On 8 September 1966, The Queen and the Duke of Edinburgh arrived at the newly completed Severn Bridge, connecting England and Wales. “If any Welshman had the slightest dislike for the ceremony, he hid it well”, wrote The Times. That might have had something to do with the more than 500 police officers scanning the crowd for troublemakers. “The Welsh dragon was absent, and not a boo could be heard above the cheers.”
If there had been a boo, it might well have come from poor old Enoch Williams. Williams was the ferryman who had plied his trade across the water since the first day of the General Strike in 1926. Thanks to the Severn Bridge, he was now out of a job.
The idea for a bridge wasn’t new. In 1824, Scottish engineer Thomas Telford had proposed the building of a bridge in the area, but lack of funds meant that it never got off the ground. It was only with increased road traffic in the years following the Second World War, and the building of the motorways, that the need for a bridge over the estuary became more pressing.
Once the Forth Road Bridge was out of the way, government funding was freed up and construction began in 1961. The Severn Bridge is actually four connecting bridges: a box girder bridge at Aust, Gloucestershire, then the Severn suspension bridge itself. Next comes another box girder bridge at Beachley, and a cable-stayed bridge over the River Wye. Five years and £8m later, the whole ensemble was finished five months ahead of schedule.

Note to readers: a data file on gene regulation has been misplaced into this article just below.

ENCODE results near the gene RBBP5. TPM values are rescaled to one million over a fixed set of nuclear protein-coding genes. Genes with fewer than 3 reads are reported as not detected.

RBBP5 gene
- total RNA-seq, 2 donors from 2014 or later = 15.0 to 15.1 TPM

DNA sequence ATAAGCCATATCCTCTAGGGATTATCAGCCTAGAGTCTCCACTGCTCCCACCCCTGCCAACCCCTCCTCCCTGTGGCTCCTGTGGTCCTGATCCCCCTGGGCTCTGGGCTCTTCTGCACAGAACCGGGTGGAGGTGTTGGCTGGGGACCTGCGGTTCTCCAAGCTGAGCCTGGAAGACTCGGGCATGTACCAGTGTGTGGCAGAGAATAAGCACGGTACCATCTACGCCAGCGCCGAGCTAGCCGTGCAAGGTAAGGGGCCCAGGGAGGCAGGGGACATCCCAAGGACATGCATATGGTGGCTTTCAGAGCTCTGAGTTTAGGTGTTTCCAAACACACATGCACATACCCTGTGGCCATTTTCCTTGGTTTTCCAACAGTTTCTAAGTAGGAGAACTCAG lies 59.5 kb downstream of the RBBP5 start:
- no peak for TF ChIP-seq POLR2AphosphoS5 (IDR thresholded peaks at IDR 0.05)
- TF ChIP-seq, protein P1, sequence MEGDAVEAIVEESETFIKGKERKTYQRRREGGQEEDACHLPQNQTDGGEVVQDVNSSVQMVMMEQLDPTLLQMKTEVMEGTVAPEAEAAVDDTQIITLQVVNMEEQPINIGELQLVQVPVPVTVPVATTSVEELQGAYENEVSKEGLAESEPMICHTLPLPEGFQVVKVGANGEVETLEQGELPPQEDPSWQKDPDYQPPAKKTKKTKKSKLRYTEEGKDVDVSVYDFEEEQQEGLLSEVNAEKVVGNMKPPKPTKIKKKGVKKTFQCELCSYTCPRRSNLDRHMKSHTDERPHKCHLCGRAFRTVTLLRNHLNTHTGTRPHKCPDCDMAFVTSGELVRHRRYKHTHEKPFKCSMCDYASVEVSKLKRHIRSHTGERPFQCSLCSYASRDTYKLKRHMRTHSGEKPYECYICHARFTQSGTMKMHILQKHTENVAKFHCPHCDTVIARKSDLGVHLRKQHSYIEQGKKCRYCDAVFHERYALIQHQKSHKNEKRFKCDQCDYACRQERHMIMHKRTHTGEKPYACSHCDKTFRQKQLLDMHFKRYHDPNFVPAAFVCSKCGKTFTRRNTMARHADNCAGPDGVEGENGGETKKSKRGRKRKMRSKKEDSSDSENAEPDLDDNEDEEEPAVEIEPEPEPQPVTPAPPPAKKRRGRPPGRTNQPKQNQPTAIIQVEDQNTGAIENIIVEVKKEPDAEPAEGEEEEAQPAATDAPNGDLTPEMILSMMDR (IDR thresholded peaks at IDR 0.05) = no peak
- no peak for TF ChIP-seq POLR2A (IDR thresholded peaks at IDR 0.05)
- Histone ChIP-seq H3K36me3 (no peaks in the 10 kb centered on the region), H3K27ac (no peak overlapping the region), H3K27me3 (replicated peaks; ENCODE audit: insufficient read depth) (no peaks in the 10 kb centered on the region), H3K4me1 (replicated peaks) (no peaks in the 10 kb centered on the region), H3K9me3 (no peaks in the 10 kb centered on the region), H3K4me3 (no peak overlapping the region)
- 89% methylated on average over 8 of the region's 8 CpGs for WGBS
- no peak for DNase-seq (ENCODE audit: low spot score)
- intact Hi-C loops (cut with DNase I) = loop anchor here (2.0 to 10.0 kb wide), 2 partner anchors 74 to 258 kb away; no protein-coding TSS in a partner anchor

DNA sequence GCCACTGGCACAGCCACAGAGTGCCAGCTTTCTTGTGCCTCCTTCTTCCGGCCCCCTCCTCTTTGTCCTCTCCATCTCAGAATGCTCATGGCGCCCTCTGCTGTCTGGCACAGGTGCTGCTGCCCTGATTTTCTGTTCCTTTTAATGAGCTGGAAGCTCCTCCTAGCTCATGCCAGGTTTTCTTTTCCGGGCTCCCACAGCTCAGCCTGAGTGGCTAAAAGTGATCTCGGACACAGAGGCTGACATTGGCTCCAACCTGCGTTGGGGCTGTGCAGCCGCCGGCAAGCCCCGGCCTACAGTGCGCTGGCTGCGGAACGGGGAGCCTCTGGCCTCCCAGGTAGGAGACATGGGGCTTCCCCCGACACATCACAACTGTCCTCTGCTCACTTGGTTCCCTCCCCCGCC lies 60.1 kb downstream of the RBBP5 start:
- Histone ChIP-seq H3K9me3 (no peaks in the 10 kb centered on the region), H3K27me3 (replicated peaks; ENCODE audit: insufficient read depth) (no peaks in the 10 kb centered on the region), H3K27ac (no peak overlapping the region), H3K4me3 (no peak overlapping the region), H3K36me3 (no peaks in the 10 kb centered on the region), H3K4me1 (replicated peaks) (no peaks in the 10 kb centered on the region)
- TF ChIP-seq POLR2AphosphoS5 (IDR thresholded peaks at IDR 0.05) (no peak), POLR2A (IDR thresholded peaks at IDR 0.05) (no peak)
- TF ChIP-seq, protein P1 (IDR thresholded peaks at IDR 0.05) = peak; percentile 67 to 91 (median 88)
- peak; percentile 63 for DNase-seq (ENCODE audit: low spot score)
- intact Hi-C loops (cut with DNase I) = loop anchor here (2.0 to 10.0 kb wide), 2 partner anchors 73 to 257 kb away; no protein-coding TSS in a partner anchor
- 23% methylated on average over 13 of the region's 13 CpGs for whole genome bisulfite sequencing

The Queen expressed her hope that the crowd all felt “very proud and happy on this memorable day”, and the secretary of state for Wales, Cledwyn Hughes, declared the “beginning of a new and exciting chapter in the social and economic life of this part of Great Britain”. The royal party then trundled over to the Welsh side for the unveiling of a commemorative stone to mark the bridge’s first crossing – a ceremony that a spokesman for the royal household assured was “almost as important” as the first.
The toll was set at a half a crown (it now stands a £6.50 for a car), and all the money was collected on the English side, causing more than a few grumbles on the Welsh side. There were fears from the outset that the toll would never make back the public money spent on building the bridge. “It takes a large number of half-crowns to cover the costs”, another Times article noted. “In the case of the Severn Bridge it is £14,500,000, including interest”.
As it turned out, a lot of half-crowns were soon collected. Just three days after the opening, traffic queued for eight miles to the west and five to the east of the new bridge. Four thousand vehicles were making the crossing every hour. The one thing you didn’t want to do, however, was break down half way across. Having your car towed to the other side could cost as much as £5. That’s over £83 in today’s money.
Also on this day
After messing about with friendlies, ‘Tests’ and cup matches for the last couple of decades, football got serious today in 1888, with the start of the world’s first football league. Read more here.